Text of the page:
Brain-damaged five-year-old girl might be able to live at home – specialist
A brain-damaged five-year-old girl at the centre of a life support treatment dispute might be able to live at home, a specialist has suggested.
Doctors treating Pippa Knight at the Evelina Children’s Hospital in London say life support treatment should end.
They say there is no evidence that the youngster, who is in a vegetative state, will recover or improve and hospital bosses have asked a judge to rule that ending life support treatment would be lawful.
Pippa’s mother, Paula Parfitt, 41, of Strood, Kent, disagrees.
Ms Parfitt wants doctors to allow Pippa to be treated at home, and says she could be given a tracheostomy and attached to a portable ventilator.
Mr Justice Poole is considering evidence at a public hearing in the Family Division of the High Court in London.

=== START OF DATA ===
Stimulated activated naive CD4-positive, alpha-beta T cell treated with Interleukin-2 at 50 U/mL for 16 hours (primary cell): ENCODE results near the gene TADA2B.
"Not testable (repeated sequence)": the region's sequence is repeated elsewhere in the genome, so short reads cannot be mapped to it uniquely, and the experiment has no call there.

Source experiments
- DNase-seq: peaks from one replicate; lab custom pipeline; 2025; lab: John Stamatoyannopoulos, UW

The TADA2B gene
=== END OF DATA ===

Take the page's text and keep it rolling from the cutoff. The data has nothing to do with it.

A specialist, who works at a different hospital, on Wednesday gave Ms Parfitt’s plan support.
The specialist, who was called to give independent expert evidence by Ms Parfitt’s legal team, said it might be possible for Pippa to be cared for at home
He said doctors treating her should carry out a trial of the kind of care she could receive at home.
The judge has been told how Pippa had been diagnosed with “acute necrotising encephalopathy” and had brain damage.
He heard that she had become ill when she was 20 months old.
Lawyers told him that she had been in and out of hospital ever since then, and had been in the Evelina since January 2019.
A barrister representing the NHS trust which runs the hospital has told the judge that the case is tragic.
Michael Mylonas QC said the decision to bring the application was made “only after the most anxious consideration”.
The hearing is expected to end on Friday.